U.S. President Donald Trump on Tuesday signed into law a bill to impose sanctions on Chinese officials, businesses and banks that help China restrict Hong Kongs autonomy, a move that is likely to worsen already-strained diplomatic ties and prompt retaliation from Beijing.
“This law gives my administration powerful new tools to hold responsible the individuals and the entities involved in extinguishing Hong Kongs freedom,” Trump said in a press conference.
Signing the sanctions bill into law marks the Trump administrations latest move to punish China for its new national security law that U.S. officials, lawmakers and legal experts say effectively ends the former British colonys separate legal system.
Tensions between the worlds two largest economies have been especially strained in recent months over Trumps criticism on Chinas handling of the coronavirus pandemic, as well as Chinas treatment of the Uighur Muslims and the unclear future of the phase one trade deal.
Trump has repeatedly slammed China over its lack of transparency about the virus. Last week, he indicated that the chances of negotiating a phase two trade deal with China were slim because of the pandemic, telling reporters that the U.S. relationship with China had been “severely damaged.”
The new law, which the Senate passed just before heading out of town for the Fourth of July recess, directs the Treasury Department to identify individuals and financial firms that enable the Chinese government to carry out the new security law. Under the bill, those entities would be subject to sanctions, including visa limitations on senior executives and restrictions on dollar transactions.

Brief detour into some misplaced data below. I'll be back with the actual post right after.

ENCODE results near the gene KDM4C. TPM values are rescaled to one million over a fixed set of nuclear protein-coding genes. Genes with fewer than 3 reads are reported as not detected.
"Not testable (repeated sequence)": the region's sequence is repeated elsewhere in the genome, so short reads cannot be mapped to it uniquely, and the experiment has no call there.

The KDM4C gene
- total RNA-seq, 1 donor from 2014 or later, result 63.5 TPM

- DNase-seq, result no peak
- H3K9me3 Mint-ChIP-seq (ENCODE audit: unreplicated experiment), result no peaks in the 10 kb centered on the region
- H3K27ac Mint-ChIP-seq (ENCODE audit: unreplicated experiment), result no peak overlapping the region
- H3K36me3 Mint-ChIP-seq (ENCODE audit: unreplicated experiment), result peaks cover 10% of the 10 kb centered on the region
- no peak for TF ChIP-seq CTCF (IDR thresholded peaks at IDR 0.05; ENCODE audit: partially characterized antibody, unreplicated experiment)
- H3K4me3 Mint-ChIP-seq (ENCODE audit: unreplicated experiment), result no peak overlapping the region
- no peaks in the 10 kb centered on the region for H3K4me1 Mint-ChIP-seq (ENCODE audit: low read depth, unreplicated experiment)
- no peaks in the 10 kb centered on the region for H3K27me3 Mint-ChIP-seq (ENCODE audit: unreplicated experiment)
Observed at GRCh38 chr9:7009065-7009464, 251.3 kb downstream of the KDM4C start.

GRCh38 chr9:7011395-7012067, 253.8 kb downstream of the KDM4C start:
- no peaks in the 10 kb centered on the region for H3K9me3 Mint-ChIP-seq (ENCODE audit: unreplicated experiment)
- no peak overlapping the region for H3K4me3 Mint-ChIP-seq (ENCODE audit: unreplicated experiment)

A spokesperson for the Chinese Foreign Ministry said China “deplores and rejects” the sanctions bill in a news conference prior to its passage, and warned that attempts to thwart the new security law would be “doomed to fail.”
The Hong Kong Autonomy Act, which received unanimous support in the House and Senate, is the second bill targeting China that Trump has signed into law in the past month, after signing legislation that would pave the way for sanctions of Chinese officials responsible for the countrys crackdown on Uighur Muslims.
It remains to be seen if Trump will fully implement the sanctions. The Trump administration has declined to carry through on several mandatory sanctions over the years, including ones targeting Russia for its interference in the 2016 presidential election.
Trump, for example, signed into law the recent legislation that sanctions Chinese officials tied to the detention and torture of the Uighurs. But in an accompanying signing statement, the president made clear he would treat a key provision as “advisory and non-binding.”
Still, theres been a long list of actions against China in recent months tied to its treatment of Hong Kong.
Last week, the Trump administration announced sanctions on three Chinese Communist Party officials over its repression of Uighur Muslims, an ethnic majority in northwest China, and Beijing leveRead More – Source